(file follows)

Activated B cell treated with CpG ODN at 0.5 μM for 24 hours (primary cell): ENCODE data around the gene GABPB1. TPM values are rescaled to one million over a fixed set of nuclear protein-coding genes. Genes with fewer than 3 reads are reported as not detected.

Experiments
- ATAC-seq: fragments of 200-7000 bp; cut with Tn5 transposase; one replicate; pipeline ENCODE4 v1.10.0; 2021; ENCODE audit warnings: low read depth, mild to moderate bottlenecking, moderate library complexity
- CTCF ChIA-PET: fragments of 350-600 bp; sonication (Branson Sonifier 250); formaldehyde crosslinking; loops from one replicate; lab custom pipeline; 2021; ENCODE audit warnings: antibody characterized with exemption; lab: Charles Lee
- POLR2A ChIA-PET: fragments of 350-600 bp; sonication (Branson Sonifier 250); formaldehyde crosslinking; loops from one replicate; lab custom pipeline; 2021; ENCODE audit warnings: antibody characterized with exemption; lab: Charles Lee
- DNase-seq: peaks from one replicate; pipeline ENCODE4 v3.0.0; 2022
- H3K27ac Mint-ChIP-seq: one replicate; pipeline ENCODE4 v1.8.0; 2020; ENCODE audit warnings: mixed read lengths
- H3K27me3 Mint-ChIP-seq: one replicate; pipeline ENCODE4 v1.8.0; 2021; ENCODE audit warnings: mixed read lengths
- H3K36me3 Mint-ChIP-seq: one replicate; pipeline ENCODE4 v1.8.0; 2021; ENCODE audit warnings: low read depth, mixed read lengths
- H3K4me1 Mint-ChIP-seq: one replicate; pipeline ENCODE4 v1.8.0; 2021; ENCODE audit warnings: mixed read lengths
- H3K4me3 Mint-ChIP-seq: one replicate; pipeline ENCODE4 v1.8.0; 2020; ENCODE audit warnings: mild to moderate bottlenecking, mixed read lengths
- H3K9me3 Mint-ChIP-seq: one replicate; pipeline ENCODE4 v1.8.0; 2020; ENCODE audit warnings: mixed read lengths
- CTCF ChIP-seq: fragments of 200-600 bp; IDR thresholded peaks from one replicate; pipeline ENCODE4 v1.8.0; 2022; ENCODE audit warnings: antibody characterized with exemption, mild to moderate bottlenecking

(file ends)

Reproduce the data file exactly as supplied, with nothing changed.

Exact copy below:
Activated B cell treated with CpG ODN at 0.5 μM for 24 hours (primary cell): ENCODE data around the gene GABPB1. TPM values are rescaled to one million over a fixed set of nuclear protein-coding genes. Genes with fewer than 3 reads are reported as not detected.

Experiments
- ATAC-seq: fragments of 200-7000 bp; cut with Tn5 transposase; one replicate; pipeline ENCODE4 v1.10.0; 2021; ENCODE audit warnings: low read depth, mild to moderate bottlenecking, moderate library complexity
- CTCF ChIA-PET: fragments of 350-600 bp; sonication (Branson Sonifier 250); formaldehyde crosslinking; loops from one replicate; lab custom pipeline; 2021; ENCODE audit warnings: antibody characterized with exemption; lab: Charles Lee
- POLR2A ChIA-PET: fragments of 350-600 bp; sonication (Branson Sonifier 250); formaldehyde crosslinking; loops from one replicate; lab custom pipeline; 2021; ENCODE audit warnings: antibody characterized with exemption; lab: Charles Lee
- DNase-seq: peaks from one replicate; pipeline ENCODE4 v3.0.0; 2022
- H3K27ac Mint-ChIP-seq: one replicate; pipeline ENCODE4 v1.8.0; 2020; ENCODE audit warnings: mixed read lengths
- H3K27me3 Mint-ChIP-seq: one replicate; pipeline ENCODE4 v1.8.0; 2021; ENCODE audit warnings: mixed read lengths
- H3K36me3 Mint-ChIP-seq: one replicate; pipeline ENCODE4 v1.8.0; 2021; ENCODE audit warnings: low read depth, mixed read lengths
- H3K4me1 Mint-ChIP-seq: one replicate; pipeline ENCODE4 v1.8.0; 2021; ENCODE audit warnings: mixed read lengths
- H3K4me3 Mint-ChIP-seq: one replicate; pipeline ENCODE4 v1.8.0; 2020; ENCODE audit warnings: mild to moderate bottlenecking, mixed read lengths
- H3K9me3 Mint-ChIP-seq: one replicate; pipeline ENCODE4 v1.8.0; 2020; ENCODE audit warnings: mixed read lengths
- CTCF ChIP-seq: fragments of 200-600 bp; IDR thresholded peaks from one replicate; pipeline ENCODE4 v1.8.0; 2022; ENCODE audit warnings: antibody characterized with exemption, mild to moderate bottlenecking